Traditionally a body in its longing turns to salt.
We punish the gesture. Which is looking back. Which is the city that is burning.
But with children inside. Which only women do. So really, we punish the dress.
Which absolves the gesture.
The ocean is inside you they say. As if this helps.
I walk around all day like this.
Read the rest on Banango Street.
First place: Zeynep Ozakat of Istanbul, Turkey, wins $2500 for "Moving from Istanbul." Her story will be published in Issue 96 of Glimmer Train Stories. This will be her first published story. [Photo credit: David Samuel]
Second place: David Szucs of New York, NY, wins $1000 for "Rhubarb and Pussy Willow."
Third place: Jonathan Frith of Cold Spring, NY, wins $600 for "Meese's Father."
A PDF of the Top 25 winners can be found here.
Deadline TODAY for the Short Story Award for New Writers: February 28. This competition is held quarterly and is open to all writers whose fiction has not appeared in a print publication with a circulation over 5000. No theme restrictions. Most submissions to this category run 1500-5000 words, but can go up to 12,000. First place prize is $1500. Second/third: $500/$300. Click here for complete guidelines.
The online Adroit Journal regularly features cool cover art. The last several issues have a "floaty" theme about them. "Whirl" is an award-winning piece by Jedidiah Gist, a freshman at Clemson University.
The newest issues (January 2015) of Ameican Tanka is themed "an inch of freedom." A sampling of first lines: "from my garden / bindweed creeps" (Robert Amis); "the storm / predicted and mapped" (Jari Thymian); "temple-bell / stirs devout thougts" (Vishnu P. Kapoor); "Uncle A with the rolling / musical chuckle -" (Roger Jones).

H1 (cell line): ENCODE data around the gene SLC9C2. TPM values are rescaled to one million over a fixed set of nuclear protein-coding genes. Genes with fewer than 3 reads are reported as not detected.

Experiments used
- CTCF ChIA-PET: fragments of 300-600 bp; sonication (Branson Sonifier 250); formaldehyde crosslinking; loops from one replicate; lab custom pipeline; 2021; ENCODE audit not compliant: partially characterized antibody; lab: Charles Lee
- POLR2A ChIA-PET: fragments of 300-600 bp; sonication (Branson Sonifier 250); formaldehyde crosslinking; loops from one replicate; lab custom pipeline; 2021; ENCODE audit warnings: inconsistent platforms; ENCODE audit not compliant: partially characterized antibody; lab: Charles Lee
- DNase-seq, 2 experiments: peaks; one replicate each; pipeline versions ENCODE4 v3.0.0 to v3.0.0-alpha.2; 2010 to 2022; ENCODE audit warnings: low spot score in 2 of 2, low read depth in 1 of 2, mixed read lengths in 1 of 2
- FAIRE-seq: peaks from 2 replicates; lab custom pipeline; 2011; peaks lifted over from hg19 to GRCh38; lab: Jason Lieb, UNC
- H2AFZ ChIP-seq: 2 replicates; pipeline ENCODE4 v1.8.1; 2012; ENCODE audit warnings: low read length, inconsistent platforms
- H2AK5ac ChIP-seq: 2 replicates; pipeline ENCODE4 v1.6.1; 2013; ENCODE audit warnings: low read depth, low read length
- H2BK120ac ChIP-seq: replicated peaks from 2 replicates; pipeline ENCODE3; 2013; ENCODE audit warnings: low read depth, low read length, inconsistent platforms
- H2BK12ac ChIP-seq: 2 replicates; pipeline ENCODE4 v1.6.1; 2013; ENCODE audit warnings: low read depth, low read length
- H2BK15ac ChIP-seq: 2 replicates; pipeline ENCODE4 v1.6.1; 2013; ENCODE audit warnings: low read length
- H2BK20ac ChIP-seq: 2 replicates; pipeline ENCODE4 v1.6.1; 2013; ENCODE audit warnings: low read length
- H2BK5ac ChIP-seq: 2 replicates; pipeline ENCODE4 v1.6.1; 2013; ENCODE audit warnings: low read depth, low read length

American Tanka is an online publication that "seeks to present a small selection of some of the most well-crafted English-language tanka being written today, in a visually calm space that allows the reader's eye to focus on the single poem and linger in the moment it evokes." Having begun as a print journal in 1996, Founder and Editor Laura Maffei produced the publication until 2008. After a two-year hiatus, Maffei brought the journal back online in the original one-poem-per-page format. American Tanka is published once or twice per year.
. . .
The machete sugarcane bled
Red on the island
dark and Jíbaro, Salinas poor,
Red was the language we spoke,
fertile in storied humility.
The good Red on the Mainland,
the mixed and other and ancient and othered,
rich 'got some Indian in me' reigning Red
whose scorn I
I didn't know then.
my mutilated being
my maternal brown stain
"why is your last name Reyes?"
"is your husband Spanish?"
. . .
Read the full poem here.
Chrislove examines LGBT character visiblity in comic books and graphic novels - and offers loads of resources.
Just for fun: 6 Classic Novels That Could Use a Sequel - ETonline provides their opinion on what the sequel would include.
"Twitter's not literature, but it can be a novel teaching tool" poses Harriet Line in the Times Higher Education.
From one literary lover to another, homeless man given a Kindle by a kind-hearted stranger.
The Bronte sisters' family dining table has been saved from auction with the help of the Bronte Society and its supporters.
Jacqueline Sahagian offers 10 Better Books by the Authors you Read in School - good for starting a healthy literary argument!
Gender gaps in journalism classes and newsroom concern students.
Let's get together, yeh-yeh-yeh: We need more STEM majors with liberal arts training.
Two Red-Flag Sentences in Publishing Contracts
Lost in Translation (About the reputation of Author Translation service - worth reading the exchange!)
Who's Running Your Writers' Group? Why You Should Be Careful
Editing Clauses in Publishing Contracts: How to Protect Yourself
Writer Beware: The Blog is sponsored by Science Fiction and Fantasy Writers of America, with additional support from several other organizations. With author Victoria Strauss at the helm, their effort is "Shining a bright light into the dark corners of the shadow-world of literary scams, schemes, and pitfalls. Also providing advice for writers, industry news and commentary, and a focus on the weird and wacky things that happen at the fringes of the publishing world."